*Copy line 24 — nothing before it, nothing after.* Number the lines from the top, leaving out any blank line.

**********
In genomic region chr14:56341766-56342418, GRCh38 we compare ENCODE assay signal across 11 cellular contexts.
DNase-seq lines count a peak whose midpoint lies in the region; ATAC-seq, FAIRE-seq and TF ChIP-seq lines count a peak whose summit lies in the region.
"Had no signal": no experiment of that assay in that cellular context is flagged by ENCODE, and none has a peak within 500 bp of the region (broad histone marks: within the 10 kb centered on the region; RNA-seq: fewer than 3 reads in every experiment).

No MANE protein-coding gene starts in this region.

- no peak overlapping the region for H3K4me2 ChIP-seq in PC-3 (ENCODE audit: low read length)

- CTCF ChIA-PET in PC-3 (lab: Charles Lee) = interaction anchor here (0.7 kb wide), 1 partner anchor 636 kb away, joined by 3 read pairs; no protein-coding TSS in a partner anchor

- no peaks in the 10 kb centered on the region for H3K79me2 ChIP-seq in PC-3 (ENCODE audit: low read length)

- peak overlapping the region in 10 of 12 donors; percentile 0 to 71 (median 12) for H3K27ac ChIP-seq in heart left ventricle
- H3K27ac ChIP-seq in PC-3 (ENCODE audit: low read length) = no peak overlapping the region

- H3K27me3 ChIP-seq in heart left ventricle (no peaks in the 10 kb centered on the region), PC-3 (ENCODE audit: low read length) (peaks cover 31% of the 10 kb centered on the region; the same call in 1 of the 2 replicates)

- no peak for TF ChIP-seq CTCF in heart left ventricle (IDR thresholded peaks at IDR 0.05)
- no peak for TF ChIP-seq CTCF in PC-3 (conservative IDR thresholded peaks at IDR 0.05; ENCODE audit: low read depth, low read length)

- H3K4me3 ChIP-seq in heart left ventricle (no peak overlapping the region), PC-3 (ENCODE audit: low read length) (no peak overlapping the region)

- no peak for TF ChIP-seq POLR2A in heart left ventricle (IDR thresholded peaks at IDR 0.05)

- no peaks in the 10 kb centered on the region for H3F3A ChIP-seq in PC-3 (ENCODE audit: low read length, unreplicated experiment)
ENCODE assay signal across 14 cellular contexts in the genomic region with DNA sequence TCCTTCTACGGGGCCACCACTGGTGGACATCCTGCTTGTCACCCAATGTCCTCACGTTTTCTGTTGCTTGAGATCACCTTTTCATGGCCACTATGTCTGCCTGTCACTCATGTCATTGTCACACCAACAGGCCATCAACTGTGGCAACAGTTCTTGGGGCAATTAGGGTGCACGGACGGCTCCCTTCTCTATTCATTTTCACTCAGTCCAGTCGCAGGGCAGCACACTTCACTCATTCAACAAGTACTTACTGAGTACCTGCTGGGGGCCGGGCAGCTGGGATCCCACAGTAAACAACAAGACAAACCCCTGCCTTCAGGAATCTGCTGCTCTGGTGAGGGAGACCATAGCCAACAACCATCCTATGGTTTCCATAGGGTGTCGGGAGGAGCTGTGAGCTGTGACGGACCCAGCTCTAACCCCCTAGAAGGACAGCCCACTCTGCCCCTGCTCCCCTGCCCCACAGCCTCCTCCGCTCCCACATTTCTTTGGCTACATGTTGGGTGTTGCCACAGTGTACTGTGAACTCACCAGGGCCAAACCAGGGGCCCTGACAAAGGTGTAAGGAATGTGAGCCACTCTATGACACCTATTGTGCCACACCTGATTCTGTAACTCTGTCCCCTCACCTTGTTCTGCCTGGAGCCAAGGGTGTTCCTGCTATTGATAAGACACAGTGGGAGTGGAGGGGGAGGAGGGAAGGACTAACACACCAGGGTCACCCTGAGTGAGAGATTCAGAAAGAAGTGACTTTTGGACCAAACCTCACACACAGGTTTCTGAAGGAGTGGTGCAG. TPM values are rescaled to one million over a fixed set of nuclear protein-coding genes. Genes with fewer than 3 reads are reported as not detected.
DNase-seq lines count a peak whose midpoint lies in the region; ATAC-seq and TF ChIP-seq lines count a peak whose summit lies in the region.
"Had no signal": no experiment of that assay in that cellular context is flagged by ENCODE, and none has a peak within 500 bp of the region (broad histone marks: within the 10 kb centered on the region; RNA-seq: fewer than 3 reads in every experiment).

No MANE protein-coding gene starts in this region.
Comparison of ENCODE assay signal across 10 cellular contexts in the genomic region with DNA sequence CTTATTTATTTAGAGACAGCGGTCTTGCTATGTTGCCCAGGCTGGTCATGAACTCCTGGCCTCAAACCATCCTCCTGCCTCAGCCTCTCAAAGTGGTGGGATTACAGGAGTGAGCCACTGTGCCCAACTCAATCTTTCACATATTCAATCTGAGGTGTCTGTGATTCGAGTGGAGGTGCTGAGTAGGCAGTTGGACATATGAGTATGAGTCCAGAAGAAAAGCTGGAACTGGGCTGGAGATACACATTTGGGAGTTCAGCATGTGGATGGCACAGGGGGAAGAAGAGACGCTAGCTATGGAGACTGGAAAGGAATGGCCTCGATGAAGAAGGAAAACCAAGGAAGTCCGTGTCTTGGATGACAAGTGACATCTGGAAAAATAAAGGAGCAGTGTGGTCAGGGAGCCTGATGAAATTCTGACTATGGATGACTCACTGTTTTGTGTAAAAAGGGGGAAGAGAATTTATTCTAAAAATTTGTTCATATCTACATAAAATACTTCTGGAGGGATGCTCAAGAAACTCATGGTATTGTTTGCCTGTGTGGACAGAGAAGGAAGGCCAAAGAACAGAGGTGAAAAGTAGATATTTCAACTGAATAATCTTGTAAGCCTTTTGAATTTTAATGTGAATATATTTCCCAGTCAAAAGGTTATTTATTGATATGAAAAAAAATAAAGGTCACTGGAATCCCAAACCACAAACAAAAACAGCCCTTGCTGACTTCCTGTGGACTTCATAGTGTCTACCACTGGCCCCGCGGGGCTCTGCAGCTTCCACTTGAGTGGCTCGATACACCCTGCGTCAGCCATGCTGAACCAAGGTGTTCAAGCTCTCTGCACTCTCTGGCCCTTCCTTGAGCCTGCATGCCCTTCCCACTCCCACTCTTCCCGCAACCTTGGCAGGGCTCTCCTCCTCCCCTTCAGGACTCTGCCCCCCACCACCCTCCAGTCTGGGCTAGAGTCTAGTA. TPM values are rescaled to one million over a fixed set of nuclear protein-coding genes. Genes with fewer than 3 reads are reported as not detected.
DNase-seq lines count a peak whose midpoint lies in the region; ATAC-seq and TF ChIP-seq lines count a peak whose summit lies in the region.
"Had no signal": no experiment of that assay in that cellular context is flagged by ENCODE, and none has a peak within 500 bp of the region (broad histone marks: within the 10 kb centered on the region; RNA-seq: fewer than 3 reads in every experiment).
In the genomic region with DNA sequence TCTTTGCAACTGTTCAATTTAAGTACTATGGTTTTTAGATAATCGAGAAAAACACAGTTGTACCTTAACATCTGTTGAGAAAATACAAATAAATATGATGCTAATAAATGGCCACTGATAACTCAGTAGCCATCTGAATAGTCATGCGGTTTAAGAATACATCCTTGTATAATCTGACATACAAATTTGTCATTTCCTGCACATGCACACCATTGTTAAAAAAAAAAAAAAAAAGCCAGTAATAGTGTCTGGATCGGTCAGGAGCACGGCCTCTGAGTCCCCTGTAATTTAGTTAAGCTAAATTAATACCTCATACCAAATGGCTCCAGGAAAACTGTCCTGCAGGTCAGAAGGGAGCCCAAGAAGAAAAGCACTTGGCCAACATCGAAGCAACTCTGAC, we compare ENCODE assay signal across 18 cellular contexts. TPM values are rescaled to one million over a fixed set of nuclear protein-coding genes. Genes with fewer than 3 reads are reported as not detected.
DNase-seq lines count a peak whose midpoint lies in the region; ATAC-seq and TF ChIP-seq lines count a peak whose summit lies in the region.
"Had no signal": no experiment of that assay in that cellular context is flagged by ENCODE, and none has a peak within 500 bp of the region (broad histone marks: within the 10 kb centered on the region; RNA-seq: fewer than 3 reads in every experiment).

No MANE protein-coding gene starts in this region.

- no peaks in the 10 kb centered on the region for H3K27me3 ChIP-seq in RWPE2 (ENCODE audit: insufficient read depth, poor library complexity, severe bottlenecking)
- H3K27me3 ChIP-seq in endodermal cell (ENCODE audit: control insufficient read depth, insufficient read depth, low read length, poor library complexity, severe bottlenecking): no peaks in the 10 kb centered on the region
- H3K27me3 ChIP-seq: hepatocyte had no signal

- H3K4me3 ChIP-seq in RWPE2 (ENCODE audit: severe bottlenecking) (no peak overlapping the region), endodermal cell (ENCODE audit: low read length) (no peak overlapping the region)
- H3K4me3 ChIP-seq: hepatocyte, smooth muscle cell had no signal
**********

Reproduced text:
DNase-seq lines count a peak whose midpoint lies in the region; ATAC-seq and TF ChIP-seq lines count a peak whose summit lies in the region.